2007 was Toronto FC’s first year in existence. While it wasn’t always smooth (setting the record for most consecutive goal-less minutes), they did manage a respectable six victories in their first season. A lack of squad depth and an abundance of injuries hurt the team in ways they would not recover from, ending up fifteen points adrift of the playoff spots.
After an unsuccessful start to the season, losing four matches in a row, they beat then one-loss Chicago Fire and eventual champion Houston Dynamo. Things seemed to be looking up, but they went on to win only one of their last sixteen league matches — failing to score in 824 straight minutes — leaving them in last place.
The first season of Toronto’s existence really did belong to the fans. After their last home match, a 2-2 draw with finalists New England (coming back from 2-0 down to equalize in stoppage time), the players did a lap of honor around the pitch, applauded by a sell-out crowd. All of Toronto’s home matches sold out. There were 14,000 season tickets available, and they were all sold. For the 2008 season, 16,000 season tickets were made available, and they were all sold by the middle of November.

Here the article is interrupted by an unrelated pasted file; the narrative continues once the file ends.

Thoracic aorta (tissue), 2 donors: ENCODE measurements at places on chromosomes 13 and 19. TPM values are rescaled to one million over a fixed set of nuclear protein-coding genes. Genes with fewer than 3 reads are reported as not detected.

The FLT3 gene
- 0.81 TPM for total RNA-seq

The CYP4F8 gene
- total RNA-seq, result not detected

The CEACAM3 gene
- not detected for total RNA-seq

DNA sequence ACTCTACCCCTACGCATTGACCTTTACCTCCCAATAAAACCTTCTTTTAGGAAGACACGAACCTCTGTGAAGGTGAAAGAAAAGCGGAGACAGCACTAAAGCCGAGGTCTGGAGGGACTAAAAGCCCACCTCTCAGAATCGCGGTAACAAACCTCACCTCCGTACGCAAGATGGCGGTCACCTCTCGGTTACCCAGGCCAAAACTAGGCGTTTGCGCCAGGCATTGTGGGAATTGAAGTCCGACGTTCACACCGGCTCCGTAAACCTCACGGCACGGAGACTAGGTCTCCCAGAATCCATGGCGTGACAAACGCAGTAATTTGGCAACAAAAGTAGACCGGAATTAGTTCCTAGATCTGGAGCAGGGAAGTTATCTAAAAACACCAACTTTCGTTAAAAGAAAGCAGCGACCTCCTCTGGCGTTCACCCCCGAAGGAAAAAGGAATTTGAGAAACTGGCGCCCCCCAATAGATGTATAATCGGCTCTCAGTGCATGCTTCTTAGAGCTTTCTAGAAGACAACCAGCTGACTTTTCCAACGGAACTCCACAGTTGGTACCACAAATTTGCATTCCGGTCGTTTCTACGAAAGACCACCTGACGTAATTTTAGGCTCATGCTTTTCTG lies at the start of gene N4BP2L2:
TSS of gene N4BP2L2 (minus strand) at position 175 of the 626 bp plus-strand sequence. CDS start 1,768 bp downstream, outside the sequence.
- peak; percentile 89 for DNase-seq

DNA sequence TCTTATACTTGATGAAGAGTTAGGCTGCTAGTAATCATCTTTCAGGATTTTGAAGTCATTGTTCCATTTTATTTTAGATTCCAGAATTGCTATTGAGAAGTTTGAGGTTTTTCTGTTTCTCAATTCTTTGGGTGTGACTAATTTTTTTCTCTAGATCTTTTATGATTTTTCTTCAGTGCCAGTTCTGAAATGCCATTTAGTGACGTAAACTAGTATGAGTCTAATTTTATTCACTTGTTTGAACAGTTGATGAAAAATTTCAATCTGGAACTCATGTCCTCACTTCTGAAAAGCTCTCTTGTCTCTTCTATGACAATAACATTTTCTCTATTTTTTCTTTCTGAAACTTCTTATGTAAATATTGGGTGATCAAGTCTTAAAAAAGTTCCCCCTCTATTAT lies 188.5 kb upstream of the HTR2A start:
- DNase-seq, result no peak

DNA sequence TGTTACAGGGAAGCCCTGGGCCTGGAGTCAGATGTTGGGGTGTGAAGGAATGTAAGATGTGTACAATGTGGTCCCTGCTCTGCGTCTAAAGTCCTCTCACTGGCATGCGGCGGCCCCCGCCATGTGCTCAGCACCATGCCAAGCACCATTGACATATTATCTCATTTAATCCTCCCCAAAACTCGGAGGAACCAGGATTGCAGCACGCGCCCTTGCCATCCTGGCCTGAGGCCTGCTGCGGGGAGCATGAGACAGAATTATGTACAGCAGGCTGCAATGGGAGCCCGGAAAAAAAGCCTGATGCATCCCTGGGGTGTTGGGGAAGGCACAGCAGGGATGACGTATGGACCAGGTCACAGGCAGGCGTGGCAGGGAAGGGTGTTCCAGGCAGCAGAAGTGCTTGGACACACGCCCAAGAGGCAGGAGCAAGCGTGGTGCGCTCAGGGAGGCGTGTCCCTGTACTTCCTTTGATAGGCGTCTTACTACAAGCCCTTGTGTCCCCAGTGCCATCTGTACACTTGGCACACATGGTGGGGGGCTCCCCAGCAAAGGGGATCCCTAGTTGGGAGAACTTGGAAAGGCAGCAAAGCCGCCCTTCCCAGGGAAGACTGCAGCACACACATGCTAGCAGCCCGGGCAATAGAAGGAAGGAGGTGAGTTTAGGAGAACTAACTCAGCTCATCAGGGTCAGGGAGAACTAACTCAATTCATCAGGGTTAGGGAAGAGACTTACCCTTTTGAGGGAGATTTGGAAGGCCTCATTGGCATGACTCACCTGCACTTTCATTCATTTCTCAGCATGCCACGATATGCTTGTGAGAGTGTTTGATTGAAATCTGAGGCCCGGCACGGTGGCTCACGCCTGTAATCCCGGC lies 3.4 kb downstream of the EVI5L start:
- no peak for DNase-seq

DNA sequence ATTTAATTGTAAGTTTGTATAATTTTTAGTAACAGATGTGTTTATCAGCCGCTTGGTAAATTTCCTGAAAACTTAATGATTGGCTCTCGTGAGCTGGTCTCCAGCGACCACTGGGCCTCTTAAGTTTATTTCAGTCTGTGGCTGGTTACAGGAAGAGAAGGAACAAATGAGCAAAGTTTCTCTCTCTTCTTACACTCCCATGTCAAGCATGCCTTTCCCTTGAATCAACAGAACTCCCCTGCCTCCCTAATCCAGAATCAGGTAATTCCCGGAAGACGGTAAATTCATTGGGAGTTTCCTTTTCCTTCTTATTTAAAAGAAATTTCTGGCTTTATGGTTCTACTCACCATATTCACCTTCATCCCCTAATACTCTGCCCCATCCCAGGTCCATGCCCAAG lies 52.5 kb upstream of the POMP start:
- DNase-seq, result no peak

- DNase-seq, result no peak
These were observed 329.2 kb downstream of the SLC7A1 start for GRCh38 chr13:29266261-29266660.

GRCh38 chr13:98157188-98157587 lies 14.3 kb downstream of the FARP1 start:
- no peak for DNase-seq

If anything, there have been only negative changes. Despite having a handful of players on trial, the only acquisitions coach John Carver made in the off season were through the SuperDraft. Other than that, Toronto lost their most often used goalkeeper Kenny Stamatopoulos, as his loan ended and he returned to Tromsø IL in Norway.
MLS Rookie of the Year Maurice Edu will need to continue his success story if Toronto are to have any success. However, if things don’t improve north of the border, look for Edu to hand in a transfer request this summer.
Keys to success
Goals. Goals. Goals. If Toronto don’t find a consistent goalscorer, they will end up drifting towards the bottom of the table again. They scored only 25 goals all of last season, and they won by more than one goal only twice. They failed to score in half of their league matches.
They also need to dip into the transfer market and find some experienced, talented players. This is what the David Beckham rule is supposed to be for, but Toronto don’t currently have anybody signed under this rule.
Back to the 2008 MLS Season Preview.